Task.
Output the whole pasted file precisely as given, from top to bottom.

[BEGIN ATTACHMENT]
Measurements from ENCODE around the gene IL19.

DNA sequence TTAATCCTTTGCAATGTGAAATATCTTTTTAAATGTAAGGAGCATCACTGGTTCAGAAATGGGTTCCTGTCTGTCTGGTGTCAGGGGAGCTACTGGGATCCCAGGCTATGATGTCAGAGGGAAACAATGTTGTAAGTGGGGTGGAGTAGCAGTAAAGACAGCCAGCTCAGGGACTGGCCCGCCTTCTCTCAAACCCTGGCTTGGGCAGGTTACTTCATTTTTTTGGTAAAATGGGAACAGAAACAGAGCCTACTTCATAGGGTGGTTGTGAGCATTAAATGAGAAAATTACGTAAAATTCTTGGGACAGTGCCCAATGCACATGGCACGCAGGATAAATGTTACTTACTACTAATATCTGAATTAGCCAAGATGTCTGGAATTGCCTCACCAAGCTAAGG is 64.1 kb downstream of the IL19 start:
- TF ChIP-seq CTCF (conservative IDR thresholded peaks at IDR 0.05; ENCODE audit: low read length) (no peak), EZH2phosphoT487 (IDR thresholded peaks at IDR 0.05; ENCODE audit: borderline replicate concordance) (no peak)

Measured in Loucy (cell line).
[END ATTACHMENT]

Measurements from ENCODE around the gene IL19.

DNA sequence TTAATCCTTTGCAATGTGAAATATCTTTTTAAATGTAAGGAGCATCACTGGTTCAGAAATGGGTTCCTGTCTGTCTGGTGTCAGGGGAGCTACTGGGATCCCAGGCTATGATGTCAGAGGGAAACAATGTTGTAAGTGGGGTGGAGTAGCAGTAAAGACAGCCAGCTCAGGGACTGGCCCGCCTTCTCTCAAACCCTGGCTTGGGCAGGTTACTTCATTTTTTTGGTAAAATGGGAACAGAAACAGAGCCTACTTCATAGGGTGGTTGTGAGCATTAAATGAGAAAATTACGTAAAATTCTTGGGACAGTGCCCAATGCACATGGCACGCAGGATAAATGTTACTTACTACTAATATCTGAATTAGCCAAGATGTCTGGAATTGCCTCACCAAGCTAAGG is 64.1 kb downstream of the IL19 start:
- TF ChIP-seq CTCF (conservative IDR thresholded peaks at IDR 0.05; ENCODE audit: low read length) (no peak), EZH2phosphoT487 (IDR thresholded peaks at IDR 0.05; ENCODE audit: borderline replicate concordance) (no peak)

Measured in Loucy (cell line).